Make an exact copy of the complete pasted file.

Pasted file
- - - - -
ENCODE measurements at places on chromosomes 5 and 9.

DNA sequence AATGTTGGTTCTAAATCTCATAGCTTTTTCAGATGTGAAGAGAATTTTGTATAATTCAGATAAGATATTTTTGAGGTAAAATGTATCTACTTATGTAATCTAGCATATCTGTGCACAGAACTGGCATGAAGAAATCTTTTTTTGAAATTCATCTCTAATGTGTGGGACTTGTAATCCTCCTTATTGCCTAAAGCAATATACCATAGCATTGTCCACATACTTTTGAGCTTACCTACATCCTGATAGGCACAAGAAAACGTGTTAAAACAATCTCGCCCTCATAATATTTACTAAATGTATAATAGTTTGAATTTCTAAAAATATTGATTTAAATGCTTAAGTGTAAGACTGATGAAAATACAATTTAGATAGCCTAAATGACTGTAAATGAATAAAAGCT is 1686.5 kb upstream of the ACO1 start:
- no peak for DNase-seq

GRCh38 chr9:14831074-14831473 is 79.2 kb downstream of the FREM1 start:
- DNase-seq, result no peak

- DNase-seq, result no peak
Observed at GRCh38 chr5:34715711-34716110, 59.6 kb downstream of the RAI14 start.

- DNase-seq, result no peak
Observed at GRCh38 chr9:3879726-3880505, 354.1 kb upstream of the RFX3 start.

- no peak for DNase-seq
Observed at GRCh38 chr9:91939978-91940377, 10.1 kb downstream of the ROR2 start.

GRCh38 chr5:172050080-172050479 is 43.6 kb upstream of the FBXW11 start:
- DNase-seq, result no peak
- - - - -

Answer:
ENCODE measurements at places on chromosomes 5 and 9.

DNA sequence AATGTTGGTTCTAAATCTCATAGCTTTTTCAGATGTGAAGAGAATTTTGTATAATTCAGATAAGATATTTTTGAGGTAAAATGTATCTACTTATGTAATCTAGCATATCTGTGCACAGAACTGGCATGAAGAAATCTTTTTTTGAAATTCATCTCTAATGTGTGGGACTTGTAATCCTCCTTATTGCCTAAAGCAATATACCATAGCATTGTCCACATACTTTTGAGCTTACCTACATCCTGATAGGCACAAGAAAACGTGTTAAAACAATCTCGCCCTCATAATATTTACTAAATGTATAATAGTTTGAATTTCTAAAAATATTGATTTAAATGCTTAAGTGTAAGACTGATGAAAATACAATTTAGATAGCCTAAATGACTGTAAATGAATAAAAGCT is 1686.5 kb upstream of the ACO1 start:
- no peak for DNase-seq

GRCh38 chr9:14831074-14831473 is 79.2 kb downstream of the FREM1 start:
- DNase-seq, result no peak

- DNase-seq, result no peak
Observed at GRCh38 chr5:34715711-34716110, 59.6 kb downstream of the RAI14 start.

- DNase-seq, result no peak
Observed at GRCh38 chr9:3879726-3880505, 354.1 kb upstream of the RFX3 start.

- no peak for DNase-seq
Observed at GRCh38 chr9:91939978-91940377, 10.1 kb downstream of the ROR2 start.

GRCh38 chr5:172050080-172050479 is 43.6 kb upstream of the FBXW11 start:
- DNase-seq, result no peak